The Environmental Protection Agency (EPA) in the US has denied two petitions from environmental groups which sought to tighten water quality and pollution regulations for "factory farms".

Yesterday (Tuesday, August 15), the Animal Agriculture Water Quality Subcommittee of the EPA announced that it had denied the petitions, which asked it to revise a set of regulations under clean water laws.

These regulations fall under the Concentrated Animal Feeding Operations (CAFOs) programme, part of the National Pollutant Discharge Elimination System (NPDES).

The two petitions were submitted to the EPA in 2017 and 2022. In October 2022, the agency agreed to a court-approved deadline to respond to the 2017 petition.

That petition requested that the EPA address several issues around farm operator permitting, by increasing the number of operators covered by the rules, enhancing monitoring of compliance, and improving nutrient management plans.

Instead of granting the petitions, the EPA announced that it will conduct a "comprehensive evaluation" of the CAFOs programme, which would take into account the issues raised in the petitions.

As part of the evaluation, the agency will carry out a "detailed study" of CAFOs effluent limitation guidelines, as well as establishing a new federal (national) advisory committee under the existing EPA subcommittee that deals with farms, ranches and rural communities.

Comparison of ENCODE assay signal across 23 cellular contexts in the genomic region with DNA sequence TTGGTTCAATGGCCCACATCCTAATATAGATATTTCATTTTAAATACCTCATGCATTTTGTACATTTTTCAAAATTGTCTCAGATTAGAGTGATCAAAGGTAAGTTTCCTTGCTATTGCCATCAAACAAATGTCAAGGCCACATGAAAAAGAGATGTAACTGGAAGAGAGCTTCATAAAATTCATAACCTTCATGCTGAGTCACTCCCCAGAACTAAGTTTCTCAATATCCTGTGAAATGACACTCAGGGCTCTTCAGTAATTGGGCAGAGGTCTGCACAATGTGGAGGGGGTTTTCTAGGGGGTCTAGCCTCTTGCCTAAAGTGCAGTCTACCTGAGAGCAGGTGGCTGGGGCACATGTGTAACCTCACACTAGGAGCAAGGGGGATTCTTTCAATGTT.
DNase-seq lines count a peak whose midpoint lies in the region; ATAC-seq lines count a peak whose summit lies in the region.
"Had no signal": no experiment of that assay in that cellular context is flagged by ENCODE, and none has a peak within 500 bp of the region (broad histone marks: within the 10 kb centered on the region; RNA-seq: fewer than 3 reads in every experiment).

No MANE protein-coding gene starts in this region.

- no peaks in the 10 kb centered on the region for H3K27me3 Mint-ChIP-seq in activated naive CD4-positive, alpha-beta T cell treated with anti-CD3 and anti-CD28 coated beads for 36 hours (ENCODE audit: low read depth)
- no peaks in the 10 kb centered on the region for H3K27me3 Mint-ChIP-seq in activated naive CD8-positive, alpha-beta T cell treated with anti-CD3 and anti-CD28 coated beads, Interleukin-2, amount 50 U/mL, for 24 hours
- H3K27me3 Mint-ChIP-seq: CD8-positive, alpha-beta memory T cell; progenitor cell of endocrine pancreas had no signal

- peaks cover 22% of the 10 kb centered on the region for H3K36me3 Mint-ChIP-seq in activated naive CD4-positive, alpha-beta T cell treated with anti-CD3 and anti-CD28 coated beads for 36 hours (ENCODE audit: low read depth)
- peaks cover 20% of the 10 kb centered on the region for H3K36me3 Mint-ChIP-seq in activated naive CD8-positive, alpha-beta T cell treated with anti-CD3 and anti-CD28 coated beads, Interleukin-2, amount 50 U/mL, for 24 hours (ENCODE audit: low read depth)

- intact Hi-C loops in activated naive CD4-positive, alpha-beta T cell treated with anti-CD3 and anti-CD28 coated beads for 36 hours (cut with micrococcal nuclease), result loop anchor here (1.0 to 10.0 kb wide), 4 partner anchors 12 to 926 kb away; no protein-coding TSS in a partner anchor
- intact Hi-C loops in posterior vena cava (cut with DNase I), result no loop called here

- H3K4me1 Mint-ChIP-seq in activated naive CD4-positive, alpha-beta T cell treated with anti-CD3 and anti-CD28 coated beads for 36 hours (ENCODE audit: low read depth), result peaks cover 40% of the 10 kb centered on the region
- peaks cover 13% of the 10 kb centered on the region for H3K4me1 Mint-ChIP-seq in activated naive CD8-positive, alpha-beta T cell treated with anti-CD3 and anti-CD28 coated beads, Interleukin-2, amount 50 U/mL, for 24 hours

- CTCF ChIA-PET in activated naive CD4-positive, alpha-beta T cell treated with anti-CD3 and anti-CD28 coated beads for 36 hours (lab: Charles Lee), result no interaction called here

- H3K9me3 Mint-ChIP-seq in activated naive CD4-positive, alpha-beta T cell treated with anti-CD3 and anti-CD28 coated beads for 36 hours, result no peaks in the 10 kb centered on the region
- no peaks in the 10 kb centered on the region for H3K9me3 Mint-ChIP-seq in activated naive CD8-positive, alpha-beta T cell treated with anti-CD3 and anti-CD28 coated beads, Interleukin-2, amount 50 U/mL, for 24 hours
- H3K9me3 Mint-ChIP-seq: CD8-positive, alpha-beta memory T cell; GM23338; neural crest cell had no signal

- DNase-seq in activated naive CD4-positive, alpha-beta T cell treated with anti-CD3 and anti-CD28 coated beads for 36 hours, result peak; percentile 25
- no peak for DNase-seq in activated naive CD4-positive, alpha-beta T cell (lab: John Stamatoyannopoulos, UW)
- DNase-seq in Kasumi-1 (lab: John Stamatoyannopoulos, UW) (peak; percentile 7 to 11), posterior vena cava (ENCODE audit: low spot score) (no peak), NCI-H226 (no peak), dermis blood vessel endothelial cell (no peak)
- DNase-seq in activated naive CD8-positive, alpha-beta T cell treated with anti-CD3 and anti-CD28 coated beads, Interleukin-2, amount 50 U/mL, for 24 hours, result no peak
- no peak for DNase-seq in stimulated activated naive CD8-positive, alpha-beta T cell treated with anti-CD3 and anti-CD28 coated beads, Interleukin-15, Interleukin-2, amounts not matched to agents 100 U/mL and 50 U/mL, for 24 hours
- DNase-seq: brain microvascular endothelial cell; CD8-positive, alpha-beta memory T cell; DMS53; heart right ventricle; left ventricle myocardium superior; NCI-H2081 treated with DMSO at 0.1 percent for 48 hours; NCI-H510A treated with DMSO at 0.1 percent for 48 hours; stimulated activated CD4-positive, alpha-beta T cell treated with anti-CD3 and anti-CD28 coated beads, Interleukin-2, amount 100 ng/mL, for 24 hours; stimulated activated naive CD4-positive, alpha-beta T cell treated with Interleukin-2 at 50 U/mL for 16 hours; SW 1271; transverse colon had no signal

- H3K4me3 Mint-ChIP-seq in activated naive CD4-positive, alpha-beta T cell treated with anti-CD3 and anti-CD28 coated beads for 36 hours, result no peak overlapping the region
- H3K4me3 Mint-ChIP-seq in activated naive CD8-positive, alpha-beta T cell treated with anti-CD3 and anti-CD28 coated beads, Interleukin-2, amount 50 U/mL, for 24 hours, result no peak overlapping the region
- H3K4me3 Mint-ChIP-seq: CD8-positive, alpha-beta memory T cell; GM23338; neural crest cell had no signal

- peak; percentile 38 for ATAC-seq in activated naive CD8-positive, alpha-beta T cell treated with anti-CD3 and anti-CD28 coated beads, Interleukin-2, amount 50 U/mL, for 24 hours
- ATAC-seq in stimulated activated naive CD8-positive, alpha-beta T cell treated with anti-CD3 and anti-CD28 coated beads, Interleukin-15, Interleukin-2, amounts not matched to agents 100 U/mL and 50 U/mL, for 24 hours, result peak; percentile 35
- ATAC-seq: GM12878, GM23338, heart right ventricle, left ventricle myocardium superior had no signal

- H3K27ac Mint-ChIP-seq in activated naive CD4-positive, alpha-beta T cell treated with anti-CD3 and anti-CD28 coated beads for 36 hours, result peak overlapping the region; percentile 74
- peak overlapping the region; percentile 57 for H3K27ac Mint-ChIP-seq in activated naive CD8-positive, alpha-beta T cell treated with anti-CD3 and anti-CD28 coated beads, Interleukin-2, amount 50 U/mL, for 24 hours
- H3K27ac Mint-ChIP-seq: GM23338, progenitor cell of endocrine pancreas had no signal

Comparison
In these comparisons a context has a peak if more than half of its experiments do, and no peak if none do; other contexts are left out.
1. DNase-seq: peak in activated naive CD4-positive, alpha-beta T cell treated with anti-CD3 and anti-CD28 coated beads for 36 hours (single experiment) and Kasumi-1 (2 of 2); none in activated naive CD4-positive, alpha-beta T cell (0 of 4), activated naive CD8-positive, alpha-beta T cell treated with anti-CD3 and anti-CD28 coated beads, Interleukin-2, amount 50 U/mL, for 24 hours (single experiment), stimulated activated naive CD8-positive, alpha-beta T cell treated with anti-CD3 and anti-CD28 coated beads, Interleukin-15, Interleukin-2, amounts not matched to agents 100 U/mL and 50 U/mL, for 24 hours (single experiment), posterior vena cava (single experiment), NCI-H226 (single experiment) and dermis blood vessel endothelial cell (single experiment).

The EPA said that this new advisory committee will include "a diverse range" of stakeholders, which will "help to inform the EPA's efforts to improve its CAFOs programme".

The agency also said that a "comprehensive evaluation is essential before determining whether any regulatory revisions are necessary or appropriate".

"The EPA is committed to working with stakeholders, advocates, communities, and industry to explore how to achieve water quality improvements related to CAFOs," an EPA statement added.

Responding to the EPA's decision, Food and Water Watch, one of the key groups behind the 2017 petition, said the EPA decision was "deeply flawed" and "amounts to yet more delay".

The group's legal director, Tarah Heinzen, commented: "The lack of urgency displayed in the EPA's decision doubled down on the agency's failure to protect our water, and those who rely on it."

Heinzen said that Food and Water Watch would be considering options on how to proceed in response to the EPA's denial of the petition, adding: "The fight to safeguard clean water is far from over."